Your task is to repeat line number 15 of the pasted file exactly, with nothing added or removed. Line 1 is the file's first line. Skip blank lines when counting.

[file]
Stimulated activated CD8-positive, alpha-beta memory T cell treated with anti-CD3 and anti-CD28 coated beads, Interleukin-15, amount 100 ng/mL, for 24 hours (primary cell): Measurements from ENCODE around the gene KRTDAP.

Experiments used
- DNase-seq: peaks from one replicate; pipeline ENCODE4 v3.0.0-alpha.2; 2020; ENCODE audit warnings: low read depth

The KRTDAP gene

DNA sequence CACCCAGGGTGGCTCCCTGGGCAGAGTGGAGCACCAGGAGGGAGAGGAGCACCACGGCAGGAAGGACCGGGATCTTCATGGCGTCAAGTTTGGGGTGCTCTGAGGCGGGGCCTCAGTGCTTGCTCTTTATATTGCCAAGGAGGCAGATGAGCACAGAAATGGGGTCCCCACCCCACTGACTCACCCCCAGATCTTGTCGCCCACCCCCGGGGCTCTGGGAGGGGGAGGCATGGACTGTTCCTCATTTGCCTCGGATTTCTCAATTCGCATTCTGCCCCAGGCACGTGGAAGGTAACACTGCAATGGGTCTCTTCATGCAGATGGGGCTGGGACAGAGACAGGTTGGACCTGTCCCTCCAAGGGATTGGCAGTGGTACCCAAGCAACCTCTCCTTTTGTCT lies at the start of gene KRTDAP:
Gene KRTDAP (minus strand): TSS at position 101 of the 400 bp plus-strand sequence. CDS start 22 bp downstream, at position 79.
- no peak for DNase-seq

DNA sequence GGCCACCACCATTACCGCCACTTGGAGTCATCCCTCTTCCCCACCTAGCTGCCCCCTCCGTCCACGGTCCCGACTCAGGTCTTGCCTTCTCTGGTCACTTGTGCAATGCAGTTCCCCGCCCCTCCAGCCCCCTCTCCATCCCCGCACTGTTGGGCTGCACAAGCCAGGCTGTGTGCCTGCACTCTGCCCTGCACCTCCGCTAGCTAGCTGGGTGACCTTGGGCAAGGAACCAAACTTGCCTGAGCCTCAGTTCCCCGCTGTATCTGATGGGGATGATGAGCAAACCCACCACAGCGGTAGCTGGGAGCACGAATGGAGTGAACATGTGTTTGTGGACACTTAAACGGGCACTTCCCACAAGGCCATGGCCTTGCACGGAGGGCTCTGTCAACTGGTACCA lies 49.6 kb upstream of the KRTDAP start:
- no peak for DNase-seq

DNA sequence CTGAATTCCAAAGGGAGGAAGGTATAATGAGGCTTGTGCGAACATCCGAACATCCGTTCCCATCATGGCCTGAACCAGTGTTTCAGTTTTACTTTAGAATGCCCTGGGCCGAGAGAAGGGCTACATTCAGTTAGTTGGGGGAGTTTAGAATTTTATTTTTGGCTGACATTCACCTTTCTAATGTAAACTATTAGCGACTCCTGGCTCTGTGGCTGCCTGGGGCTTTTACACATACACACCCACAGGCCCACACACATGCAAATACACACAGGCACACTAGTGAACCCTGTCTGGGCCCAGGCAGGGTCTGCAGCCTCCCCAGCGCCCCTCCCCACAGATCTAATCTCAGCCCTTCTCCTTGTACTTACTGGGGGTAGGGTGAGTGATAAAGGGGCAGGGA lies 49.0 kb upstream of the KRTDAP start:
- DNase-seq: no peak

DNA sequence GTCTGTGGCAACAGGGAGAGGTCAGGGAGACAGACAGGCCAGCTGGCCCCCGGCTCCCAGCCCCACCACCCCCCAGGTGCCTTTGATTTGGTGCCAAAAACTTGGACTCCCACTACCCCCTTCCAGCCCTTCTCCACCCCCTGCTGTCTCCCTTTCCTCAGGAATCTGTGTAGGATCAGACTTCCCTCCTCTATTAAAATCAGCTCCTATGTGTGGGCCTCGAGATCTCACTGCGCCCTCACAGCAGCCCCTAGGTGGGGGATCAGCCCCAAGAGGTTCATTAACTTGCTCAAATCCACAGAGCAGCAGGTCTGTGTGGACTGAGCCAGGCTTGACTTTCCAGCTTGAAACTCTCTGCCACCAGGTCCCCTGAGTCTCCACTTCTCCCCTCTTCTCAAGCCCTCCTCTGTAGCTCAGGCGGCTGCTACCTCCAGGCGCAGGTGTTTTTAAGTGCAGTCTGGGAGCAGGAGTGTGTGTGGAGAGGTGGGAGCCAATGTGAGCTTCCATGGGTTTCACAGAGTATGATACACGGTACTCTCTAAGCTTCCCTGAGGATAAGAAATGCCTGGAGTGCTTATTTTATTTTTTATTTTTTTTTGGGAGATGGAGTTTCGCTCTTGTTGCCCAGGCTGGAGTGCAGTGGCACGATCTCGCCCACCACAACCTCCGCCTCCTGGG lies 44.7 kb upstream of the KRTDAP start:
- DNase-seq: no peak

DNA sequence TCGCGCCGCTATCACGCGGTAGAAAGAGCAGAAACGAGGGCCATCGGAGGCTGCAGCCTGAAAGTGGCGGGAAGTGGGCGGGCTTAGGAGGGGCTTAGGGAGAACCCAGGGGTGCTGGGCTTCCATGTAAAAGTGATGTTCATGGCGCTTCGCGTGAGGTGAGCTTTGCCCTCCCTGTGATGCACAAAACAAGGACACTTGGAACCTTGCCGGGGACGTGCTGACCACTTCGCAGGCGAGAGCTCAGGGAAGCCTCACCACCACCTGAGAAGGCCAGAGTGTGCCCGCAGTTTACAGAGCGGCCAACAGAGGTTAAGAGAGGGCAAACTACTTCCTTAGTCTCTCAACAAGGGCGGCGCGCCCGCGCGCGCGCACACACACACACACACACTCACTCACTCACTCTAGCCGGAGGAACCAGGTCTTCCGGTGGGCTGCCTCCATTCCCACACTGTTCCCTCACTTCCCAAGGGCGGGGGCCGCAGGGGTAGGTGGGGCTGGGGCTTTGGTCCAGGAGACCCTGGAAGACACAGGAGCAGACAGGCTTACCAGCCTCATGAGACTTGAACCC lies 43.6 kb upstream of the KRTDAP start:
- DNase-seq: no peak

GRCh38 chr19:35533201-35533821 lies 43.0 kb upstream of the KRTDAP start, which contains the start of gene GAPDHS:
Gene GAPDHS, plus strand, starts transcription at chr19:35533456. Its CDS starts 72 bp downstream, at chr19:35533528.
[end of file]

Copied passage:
- DNase-seq: no peak